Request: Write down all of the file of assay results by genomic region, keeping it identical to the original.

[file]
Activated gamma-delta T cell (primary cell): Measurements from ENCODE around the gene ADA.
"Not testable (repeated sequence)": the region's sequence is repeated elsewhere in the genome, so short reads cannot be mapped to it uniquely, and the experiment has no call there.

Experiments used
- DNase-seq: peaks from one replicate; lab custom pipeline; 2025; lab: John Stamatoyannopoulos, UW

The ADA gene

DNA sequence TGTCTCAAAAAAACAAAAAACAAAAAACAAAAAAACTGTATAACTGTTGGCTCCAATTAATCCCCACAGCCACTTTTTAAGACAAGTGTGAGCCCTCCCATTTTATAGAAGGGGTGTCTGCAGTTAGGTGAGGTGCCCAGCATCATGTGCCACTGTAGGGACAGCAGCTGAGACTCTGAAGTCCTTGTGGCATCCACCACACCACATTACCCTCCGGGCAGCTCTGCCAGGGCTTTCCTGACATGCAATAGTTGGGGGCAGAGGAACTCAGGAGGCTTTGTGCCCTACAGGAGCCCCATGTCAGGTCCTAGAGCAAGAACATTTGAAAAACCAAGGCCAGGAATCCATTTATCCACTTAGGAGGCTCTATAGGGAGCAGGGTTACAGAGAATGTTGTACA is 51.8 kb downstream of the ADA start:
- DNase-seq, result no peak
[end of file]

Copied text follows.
Activated gamma-delta T cell (primary cell): Measurements from ENCODE around the gene ADA.
"Not testable (repeated sequence)": the region's sequence is repeated elsewhere in the genome, so short reads cannot be mapped to it uniquely, and the experiment has no call there.

Experiments used
- DNase-seq: peaks from one replicate; lab custom pipeline; 2025; lab: John Stamatoyannopoulos, UW

The ADA gene

DNA sequence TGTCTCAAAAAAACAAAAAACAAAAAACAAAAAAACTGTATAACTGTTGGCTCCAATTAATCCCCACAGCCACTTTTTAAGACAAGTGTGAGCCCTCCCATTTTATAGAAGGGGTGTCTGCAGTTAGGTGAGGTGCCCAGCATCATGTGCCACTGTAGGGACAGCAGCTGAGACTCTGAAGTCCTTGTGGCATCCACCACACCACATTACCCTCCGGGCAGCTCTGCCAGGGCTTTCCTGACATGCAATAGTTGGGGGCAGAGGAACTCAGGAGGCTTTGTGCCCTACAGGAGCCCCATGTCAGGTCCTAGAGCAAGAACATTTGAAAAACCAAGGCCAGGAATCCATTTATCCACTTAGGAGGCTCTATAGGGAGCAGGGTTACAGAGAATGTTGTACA is 51.8 kb downstream of the ADA start:
- DNase-seq, result no peak